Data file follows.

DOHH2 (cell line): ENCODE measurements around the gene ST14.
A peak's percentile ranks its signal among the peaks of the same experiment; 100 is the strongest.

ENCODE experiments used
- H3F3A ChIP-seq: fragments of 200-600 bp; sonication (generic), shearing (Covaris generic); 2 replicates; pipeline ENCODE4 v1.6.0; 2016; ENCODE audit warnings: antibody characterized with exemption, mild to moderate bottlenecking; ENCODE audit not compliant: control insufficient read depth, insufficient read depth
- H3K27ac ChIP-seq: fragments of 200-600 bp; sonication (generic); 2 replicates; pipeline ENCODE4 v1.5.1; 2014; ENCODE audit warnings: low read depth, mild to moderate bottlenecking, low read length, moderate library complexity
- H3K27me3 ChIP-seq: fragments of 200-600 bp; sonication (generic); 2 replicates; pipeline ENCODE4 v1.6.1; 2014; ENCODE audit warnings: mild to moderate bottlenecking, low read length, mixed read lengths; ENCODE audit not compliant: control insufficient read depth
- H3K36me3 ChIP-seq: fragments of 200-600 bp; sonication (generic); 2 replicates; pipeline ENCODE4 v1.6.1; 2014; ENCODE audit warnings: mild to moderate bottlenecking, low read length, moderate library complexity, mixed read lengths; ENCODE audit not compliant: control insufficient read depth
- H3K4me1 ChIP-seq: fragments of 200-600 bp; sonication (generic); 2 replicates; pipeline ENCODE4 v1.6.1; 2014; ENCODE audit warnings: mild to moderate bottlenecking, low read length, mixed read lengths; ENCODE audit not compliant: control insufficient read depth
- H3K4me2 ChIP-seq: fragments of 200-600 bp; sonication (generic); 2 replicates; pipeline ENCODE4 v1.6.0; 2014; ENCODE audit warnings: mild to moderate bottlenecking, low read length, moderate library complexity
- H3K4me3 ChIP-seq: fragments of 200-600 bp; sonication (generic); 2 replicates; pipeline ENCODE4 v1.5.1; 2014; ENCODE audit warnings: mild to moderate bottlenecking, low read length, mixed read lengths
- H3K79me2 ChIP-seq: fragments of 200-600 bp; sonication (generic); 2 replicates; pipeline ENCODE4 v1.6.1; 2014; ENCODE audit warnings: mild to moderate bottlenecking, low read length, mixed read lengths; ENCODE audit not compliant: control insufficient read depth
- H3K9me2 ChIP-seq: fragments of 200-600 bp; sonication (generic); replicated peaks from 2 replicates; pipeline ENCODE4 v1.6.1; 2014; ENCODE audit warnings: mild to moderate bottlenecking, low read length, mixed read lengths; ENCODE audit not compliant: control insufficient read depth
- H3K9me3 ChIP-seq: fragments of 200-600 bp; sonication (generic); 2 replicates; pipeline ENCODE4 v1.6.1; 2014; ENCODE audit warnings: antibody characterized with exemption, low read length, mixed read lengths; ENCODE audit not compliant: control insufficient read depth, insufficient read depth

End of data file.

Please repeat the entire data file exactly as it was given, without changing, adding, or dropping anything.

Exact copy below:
DOHH2 (cell line): ENCODE measurements around the gene ST14.
A peak's percentile ranks its signal among the peaks of the same experiment; 100 is the strongest.

ENCODE experiments used
- H3F3A ChIP-seq: fragments of 200-600 bp; sonication (generic), shearing (Covaris generic); 2 replicates; pipeline ENCODE4 v1.6.0; 2016; ENCODE audit warnings: antibody characterized with exemption, mild to moderate bottlenecking; ENCODE audit not compliant: control insufficient read depth, insufficient read depth
- H3K27ac ChIP-seq: fragments of 200-600 bp; sonication (generic); 2 replicates; pipeline ENCODE4 v1.5.1; 2014; ENCODE audit warnings: low read depth, mild to moderate bottlenecking, low read length, moderate library complexity
- H3K27me3 ChIP-seq: fragments of 200-600 bp; sonication (generic); 2 replicates; pipeline ENCODE4 v1.6.1; 2014; ENCODE audit warnings: mild to moderate bottlenecking, low read length, mixed read lengths; ENCODE audit not compliant: control insufficient read depth
- H3K36me3 ChIP-seq: fragments of 200-600 bp; sonication (generic); 2 replicates; pipeline ENCODE4 v1.6.1; 2014; ENCODE audit warnings: mild to moderate bottlenecking, low read length, moderate library complexity, mixed read lengths; ENCODE audit not compliant: control insufficient read depth
- H3K4me1 ChIP-seq: fragments of 200-600 bp; sonication (generic); 2 replicates; pipeline ENCODE4 v1.6.1; 2014; ENCODE audit warnings: mild to moderate bottlenecking, low read length, mixed read lengths; ENCODE audit not compliant: control insufficient read depth
- H3K4me2 ChIP-seq: fragments of 200-600 bp; sonication (generic); 2 replicates; pipeline ENCODE4 v1.6.0; 2014; ENCODE audit warnings: mild to moderate bottlenecking, low read length, moderate library complexity
- H3K4me3 ChIP-seq: fragments of 200-600 bp; sonication (generic); 2 replicates; pipeline ENCODE4 v1.5.1; 2014; ENCODE audit warnings: mild to moderate bottlenecking, low read length, mixed read lengths
- H3K79me2 ChIP-seq: fragments of 200-600 bp; sonication (generic); 2 replicates; pipeline ENCODE4 v1.6.1; 2014; ENCODE audit warnings: mild to moderate bottlenecking, low read length, mixed read lengths; ENCODE audit not compliant: control insufficient read depth
- H3K9me2 ChIP-seq: fragments of 200-600 bp; sonication (generic); replicated peaks from 2 replicates; pipeline ENCODE4 v1.6.1; 2014; ENCODE audit warnings: mild to moderate bottlenecking, low read length, mixed read lengths; ENCODE audit not compliant: control insufficient read depth
- H3K9me3 ChIP-seq: fragments of 200-600 bp; sonication (generic); 2 replicates; pipeline ENCODE4 v1.6.1; 2014; ENCODE audit warnings: antibody characterized with exemption, low read length, mixed read lengths; ENCODE audit not compliant: control insufficient read depth, insufficient read depth